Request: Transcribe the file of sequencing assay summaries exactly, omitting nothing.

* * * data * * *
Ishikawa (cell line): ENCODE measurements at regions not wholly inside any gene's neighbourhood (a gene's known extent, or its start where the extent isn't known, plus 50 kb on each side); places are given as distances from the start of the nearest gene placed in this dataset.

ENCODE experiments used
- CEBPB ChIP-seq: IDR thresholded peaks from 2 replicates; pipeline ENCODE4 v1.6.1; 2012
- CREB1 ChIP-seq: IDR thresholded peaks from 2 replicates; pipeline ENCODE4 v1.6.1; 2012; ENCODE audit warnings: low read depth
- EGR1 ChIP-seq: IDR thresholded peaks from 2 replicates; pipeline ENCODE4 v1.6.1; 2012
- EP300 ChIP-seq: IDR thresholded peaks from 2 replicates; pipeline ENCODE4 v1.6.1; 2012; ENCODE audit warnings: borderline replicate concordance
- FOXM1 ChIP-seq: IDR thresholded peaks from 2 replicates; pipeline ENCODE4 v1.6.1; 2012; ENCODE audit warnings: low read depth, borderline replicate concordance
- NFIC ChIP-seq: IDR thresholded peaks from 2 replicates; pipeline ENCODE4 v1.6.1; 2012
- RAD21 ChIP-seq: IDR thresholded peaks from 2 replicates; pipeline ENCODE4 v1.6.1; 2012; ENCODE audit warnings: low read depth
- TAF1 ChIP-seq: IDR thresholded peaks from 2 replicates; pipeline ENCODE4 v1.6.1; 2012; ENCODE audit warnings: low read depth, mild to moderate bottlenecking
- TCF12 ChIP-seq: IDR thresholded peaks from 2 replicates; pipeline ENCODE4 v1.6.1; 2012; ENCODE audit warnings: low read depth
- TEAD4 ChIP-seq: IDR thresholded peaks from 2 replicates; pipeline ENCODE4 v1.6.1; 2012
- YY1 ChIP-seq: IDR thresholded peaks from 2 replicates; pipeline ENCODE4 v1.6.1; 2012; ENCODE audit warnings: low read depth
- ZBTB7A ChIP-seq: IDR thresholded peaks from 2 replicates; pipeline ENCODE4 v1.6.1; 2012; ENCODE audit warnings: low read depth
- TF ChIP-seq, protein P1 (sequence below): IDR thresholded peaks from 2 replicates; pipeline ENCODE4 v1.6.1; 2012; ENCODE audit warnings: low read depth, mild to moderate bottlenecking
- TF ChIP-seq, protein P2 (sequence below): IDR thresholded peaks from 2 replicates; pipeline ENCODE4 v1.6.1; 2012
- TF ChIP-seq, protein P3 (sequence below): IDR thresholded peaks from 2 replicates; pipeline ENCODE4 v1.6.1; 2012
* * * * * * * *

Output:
Ishikawa (cell line): ENCODE measurements at regions not wholly inside any gene's neighbourhood (a gene's known extent, or its start where the extent isn't known, plus 50 kb on each side); places are given as distances from the start of the nearest gene placed in this dataset.

ENCODE experiments used
- CEBPB ChIP-seq: IDR thresholded peaks from 2 replicates; pipeline ENCODE4 v1.6.1; 2012
- CREB1 ChIP-seq: IDR thresholded peaks from 2 replicates; pipeline ENCODE4 v1.6.1; 2012; ENCODE audit warnings: low read depth
- EGR1 ChIP-seq: IDR thresholded peaks from 2 replicates; pipeline ENCODE4 v1.6.1; 2012
- EP300 ChIP-seq: IDR thresholded peaks from 2 replicates; pipeline ENCODE4 v1.6.1; 2012; ENCODE audit warnings: borderline replicate concordance
- FOXM1 ChIP-seq: IDR thresholded peaks from 2 replicates; pipeline ENCODE4 v1.6.1; 2012; ENCODE audit warnings: low read depth, borderline replicate concordance
- NFIC ChIP-seq: IDR thresholded peaks from 2 replicates; pipeline ENCODE4 v1.6.1; 2012
- RAD21 ChIP-seq: IDR thresholded peaks from 2 replicates; pipeline ENCODE4 v1.6.1; 2012; ENCODE audit warnings: low read depth
- TAF1 ChIP-seq: IDR thresholded peaks from 2 replicates; pipeline ENCODE4 v1.6.1; 2012; ENCODE audit warnings: low read depth, mild to moderate bottlenecking
- TCF12 ChIP-seq: IDR thresholded peaks from 2 replicates; pipeline ENCODE4 v1.6.1; 2012; ENCODE audit warnings: low read depth
- TEAD4 ChIP-seq: IDR thresholded peaks from 2 replicates; pipeline ENCODE4 v1.6.1; 2012
- YY1 ChIP-seq: IDR thresholded peaks from 2 replicates; pipeline ENCODE4 v1.6.1; 2012; ENCODE audit warnings: low read depth
- ZBTB7A ChIP-seq: IDR thresholded peaks from 2 replicates; pipeline ENCODE4 v1.6.1; 2012; ENCODE audit warnings: low read depth
- TF ChIP-seq, protein P1 (sequence below): IDR thresholded peaks from 2 replicates; pipeline ENCODE4 v1.6.1; 2012; ENCODE audit warnings: low read depth, mild to moderate bottlenecking
- TF ChIP-seq, protein P2 (sequence below): IDR thresholded peaks from 2 replicates; pipeline ENCODE4 v1.6.1; 2012
- TF ChIP-seq, protein P3 (sequence below): IDR thresholded peaks from 2 replicates; pipeline ENCODE4 v1.6.1; 2012